Friday, May 9, 2008



(Based on the writer's visit to Shanghai from May 6 to 9,2008, for adiscussion on the "Beijing Olympics & Security" )

This was my second visit to Shanghai. The first was in May,2002, to attend an Asia-Pacific conference on terrorism in the aftermath ofthe 9/11 terrorist strikes. The latest visit was to attend a localdiscussion on terrorism ahead of the forthcoming Olympics at Bejingin August,2008.

2. Growing, growing, growing and still growing. That is the only wayof describing this city of which the Chinese are rightly proud.Shanghai of May,2008, is unrecognisable from the Shanghai ofMay,2002. It has developed horizontally and vertically and continuesto develop.

3. Statistics are irrelevant with regard to Shanghai. The statisticsof today will become outdated next week and so on. That is the paceof its development. Shanghai is proud that every important country ofthe world is represented there--- in its industries, in its businessworld, in its financial centres, in its architecture and in its artsand culture.

4. Shanghai is a miracle within a miracle. If China is rapidlyovertaking the rest of Asia----even the rest of the world---in itseconomic development and modernisation, Shanghai has alreadyovertaken the rest of China many times over in every aspect.

5. The Chinese without any exception and without any hesitation givethe credit to the late Deng Xiao-ping, the father of modern China, forthe economic miracle achieved within a short period of three decadesin the country as whole and even a shorter period of 16 years inShanghai.

6. He not only liberated the Chinese economy from the stranglehold ofthe State, but more important, also simultaneously liberated theChinese mind-set from the stranglehold of past prejudices, suspicionsand outmoded thinking. He made the Chinese overcome their traditionalsuspicions of foreigners and welcome everybody----whatever be his orher nationality--- who wanted to contribute to China's development.Without the liberation of the mind-set, the liberation of the economyalone may not have achieved the kind of miracle, which the world haswitnessed. That is the point which is stressed repeatedly by one'slocal interlocutors.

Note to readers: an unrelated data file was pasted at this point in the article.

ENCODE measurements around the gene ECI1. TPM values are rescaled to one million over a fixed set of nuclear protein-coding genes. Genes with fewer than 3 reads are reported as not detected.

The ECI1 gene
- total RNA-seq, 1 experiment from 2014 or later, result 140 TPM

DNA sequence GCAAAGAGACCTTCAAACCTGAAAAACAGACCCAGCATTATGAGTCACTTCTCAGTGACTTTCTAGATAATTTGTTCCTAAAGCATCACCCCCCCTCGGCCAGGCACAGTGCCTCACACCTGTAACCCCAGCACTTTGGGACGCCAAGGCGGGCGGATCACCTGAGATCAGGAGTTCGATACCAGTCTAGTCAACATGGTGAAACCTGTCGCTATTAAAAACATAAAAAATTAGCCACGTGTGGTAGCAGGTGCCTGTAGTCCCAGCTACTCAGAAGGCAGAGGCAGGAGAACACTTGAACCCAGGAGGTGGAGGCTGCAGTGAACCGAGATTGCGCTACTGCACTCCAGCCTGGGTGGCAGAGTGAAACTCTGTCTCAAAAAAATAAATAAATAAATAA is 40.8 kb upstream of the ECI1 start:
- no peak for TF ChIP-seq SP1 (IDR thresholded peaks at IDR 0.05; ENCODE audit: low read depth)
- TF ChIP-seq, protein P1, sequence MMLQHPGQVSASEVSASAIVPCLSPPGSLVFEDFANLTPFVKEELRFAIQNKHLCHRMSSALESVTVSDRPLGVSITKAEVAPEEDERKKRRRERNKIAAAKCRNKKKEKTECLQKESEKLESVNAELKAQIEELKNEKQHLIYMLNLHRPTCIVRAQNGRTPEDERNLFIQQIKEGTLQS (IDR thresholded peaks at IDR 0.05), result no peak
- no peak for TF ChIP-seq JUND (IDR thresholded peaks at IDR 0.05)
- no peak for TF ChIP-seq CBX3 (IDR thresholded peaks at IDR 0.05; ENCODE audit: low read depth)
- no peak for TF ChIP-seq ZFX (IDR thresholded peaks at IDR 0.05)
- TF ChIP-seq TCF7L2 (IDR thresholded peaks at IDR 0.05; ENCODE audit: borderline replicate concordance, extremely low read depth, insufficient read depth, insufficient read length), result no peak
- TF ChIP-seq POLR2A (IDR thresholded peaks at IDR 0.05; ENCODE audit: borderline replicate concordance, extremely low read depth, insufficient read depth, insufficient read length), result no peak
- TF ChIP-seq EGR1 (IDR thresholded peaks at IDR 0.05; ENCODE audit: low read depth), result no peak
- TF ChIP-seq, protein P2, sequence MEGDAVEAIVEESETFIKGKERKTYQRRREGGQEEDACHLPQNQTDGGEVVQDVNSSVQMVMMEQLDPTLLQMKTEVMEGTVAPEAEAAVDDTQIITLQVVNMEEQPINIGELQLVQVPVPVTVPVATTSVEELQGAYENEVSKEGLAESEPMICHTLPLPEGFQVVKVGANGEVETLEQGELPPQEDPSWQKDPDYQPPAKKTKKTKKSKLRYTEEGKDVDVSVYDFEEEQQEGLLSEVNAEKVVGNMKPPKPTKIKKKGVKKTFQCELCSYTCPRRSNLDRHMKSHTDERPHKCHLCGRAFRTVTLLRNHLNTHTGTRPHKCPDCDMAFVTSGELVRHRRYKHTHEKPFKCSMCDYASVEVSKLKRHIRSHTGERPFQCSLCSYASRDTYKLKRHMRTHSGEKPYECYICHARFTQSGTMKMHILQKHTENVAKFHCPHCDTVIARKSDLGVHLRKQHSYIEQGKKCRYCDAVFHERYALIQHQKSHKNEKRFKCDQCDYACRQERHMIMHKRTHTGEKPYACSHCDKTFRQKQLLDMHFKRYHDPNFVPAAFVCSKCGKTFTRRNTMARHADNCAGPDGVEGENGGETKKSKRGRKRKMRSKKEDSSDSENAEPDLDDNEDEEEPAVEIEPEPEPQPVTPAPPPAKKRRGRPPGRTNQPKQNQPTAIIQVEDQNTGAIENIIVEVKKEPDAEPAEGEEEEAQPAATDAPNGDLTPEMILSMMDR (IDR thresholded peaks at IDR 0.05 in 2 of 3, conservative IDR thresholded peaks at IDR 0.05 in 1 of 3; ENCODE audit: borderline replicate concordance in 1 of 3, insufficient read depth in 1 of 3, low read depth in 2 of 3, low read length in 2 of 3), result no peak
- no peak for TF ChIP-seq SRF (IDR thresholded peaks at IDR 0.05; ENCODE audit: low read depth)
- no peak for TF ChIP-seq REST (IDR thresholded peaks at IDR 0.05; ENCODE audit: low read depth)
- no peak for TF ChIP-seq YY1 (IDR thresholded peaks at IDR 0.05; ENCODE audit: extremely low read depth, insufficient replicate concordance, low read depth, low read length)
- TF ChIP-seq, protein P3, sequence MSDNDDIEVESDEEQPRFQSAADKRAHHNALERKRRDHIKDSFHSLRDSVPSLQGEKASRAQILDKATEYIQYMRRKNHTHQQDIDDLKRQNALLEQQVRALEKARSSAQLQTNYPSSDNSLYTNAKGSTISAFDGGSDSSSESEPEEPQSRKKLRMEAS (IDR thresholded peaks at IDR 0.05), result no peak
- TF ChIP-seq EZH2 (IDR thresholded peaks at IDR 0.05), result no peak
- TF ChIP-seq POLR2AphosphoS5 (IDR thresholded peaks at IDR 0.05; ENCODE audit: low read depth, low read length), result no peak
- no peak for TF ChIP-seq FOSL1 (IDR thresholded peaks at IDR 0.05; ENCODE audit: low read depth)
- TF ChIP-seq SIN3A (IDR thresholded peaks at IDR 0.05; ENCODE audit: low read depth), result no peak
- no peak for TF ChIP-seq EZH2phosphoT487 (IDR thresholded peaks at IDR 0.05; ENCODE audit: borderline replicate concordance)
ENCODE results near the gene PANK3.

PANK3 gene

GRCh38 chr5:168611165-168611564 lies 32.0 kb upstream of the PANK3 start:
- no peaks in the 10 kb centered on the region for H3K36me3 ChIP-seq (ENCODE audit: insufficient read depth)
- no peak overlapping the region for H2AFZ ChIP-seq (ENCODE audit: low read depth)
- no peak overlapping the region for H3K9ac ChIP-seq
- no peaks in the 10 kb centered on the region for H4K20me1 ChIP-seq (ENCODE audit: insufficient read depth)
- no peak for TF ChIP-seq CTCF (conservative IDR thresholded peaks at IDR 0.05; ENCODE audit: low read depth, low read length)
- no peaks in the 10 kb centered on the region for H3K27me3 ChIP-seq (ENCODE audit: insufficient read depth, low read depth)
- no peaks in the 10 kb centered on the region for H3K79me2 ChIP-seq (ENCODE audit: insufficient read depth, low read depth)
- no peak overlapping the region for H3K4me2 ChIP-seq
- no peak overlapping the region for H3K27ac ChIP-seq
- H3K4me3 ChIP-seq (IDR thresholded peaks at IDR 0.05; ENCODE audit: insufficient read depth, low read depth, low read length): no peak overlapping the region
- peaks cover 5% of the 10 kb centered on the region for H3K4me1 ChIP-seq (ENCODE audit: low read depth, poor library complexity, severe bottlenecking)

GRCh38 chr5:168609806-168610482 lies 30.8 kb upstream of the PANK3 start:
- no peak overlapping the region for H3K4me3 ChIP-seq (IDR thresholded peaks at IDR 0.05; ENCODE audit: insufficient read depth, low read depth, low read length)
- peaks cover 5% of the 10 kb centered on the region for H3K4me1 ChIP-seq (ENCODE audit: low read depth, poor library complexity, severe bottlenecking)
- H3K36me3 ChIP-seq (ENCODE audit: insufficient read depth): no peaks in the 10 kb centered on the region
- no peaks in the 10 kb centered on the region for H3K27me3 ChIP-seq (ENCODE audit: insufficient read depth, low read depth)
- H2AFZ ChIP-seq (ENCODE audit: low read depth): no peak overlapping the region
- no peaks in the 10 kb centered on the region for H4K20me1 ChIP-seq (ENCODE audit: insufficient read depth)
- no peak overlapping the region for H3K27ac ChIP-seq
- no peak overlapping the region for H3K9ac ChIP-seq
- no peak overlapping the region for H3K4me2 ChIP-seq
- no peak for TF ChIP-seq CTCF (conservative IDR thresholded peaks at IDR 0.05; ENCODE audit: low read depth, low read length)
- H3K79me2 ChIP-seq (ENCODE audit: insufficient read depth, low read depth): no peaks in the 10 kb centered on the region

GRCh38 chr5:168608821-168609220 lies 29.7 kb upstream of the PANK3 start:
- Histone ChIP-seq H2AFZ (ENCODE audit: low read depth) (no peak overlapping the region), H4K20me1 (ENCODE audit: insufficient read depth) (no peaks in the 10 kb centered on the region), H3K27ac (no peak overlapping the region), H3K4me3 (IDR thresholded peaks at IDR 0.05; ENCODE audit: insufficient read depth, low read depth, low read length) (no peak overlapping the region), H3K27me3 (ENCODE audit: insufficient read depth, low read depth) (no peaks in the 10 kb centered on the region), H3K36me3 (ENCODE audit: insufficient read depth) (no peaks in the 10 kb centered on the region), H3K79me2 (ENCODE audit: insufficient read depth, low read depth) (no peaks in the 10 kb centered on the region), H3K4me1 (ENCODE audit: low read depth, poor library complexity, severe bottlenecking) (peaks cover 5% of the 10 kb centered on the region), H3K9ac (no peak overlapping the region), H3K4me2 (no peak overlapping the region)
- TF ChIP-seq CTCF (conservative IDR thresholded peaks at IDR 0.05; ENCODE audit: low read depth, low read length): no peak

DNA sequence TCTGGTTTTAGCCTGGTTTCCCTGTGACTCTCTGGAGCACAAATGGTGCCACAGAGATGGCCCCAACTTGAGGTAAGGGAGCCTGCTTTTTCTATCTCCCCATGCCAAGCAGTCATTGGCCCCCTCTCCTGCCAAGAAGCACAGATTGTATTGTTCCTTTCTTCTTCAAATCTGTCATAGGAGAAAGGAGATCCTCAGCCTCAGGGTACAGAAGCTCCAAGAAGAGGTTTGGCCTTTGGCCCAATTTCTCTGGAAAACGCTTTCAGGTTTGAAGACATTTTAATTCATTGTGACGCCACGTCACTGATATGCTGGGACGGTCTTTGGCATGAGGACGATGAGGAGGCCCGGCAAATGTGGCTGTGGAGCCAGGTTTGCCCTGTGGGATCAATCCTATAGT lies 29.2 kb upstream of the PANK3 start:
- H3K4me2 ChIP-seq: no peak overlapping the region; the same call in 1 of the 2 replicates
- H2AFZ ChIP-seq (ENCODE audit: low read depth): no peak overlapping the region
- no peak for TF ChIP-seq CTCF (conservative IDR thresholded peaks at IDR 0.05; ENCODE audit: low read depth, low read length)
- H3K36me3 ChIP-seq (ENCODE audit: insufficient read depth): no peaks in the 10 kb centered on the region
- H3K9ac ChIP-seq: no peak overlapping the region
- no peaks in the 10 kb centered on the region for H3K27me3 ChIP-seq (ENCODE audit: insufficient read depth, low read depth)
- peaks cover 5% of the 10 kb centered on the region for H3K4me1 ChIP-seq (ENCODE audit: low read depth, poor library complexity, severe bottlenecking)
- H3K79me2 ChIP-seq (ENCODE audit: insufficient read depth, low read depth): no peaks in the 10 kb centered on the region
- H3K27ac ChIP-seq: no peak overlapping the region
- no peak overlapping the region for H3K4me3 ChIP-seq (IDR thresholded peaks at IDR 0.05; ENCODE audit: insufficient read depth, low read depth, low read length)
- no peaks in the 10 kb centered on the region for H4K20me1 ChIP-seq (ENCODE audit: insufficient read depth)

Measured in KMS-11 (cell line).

7. Another point which is equally stressed is that India is still farfrom achieving a similar miracle because the liberation of its economyhas not been accompanied by a similar liberation of the Indianmind-set from the stranglehold of its past prejudices, suspicions andways of thinking. As an example, a reference is made to its inabilityto get over the memories of the Sino-Indian war of 1962 and move aheadin developing co-operation with China much more rapidly than has beenpossible so far.

8. At the same time, one finds an inability even in the Chinese mindto rid itself of its ancient thinking in matters such as recovery ofterritory, which they look upon as rightfully belonging to China.Arunachal Pradesh---particularly Tawang--- is a glaring example. Whysuch rigidity on Tawang?

9. "Because our Tibetan people would not let us accept Indian controlof Tawang," one is told. Why the Tibetans would not agree? In responseto this question, one is told: ' Because Tawang is of religious andemotional importance to them. Tawang is as sacred to the TibetanBuddhists as Jerusalem is to the Jewish people. One of the pastDalai Lamas was born in Tawang. Recognising Tawang as Indian territorywould amount to recognising that he was an Indian citizen. How can the Tibetans do it? "

10.It is recognised that the sensitivities of both the countries areinvolved in Tawang. India cannot agree to a change of the status quo.China, it is said, cannot accept the status quo. A possible solutioncould be status quo plus with both the countries sharing theresponsibility for the administration and development of this area, itis said. It is pointed out that China and Japan are attempting asimilar solution towards the East China Sea islands, which both claim.

11.What strikes one during a short stay of four days is the tremendousnational pride of the Chinese people----pride over their past, prideover their present, pride over their achievements,and pride over thepolicies of their leadership, which have produced the miracle. One candiscern this pride everywhere and in everyone---young or old, man orwoman.

12. One cannot dismiss this pride by calling it simplistically as narrow nationalism, as many sections of the Western media try to do.China's greatest strength is not its military power or economic muscle, but this national pride. This pride has been hurt by what is perceived as the attempts made by some sections of the internationalcommunity to tarnish China's image on the eve of the Olympics. Next to this national pride, the emotion which strikes one is a mixture of anger, sorrow and suspicion due to the recent events in Tibet and insome Western cities during the passage of the Olympic flame.(10-5--08) To be continued
(The writer is Additional Secretary (retd), Cabinet Secretariat, Govt.of India, New Delh, and, presently, Director, Institute For TopicalStudies, Chennai. He is also associated with the Chennai Centre ForChina Studies. E-mail: )

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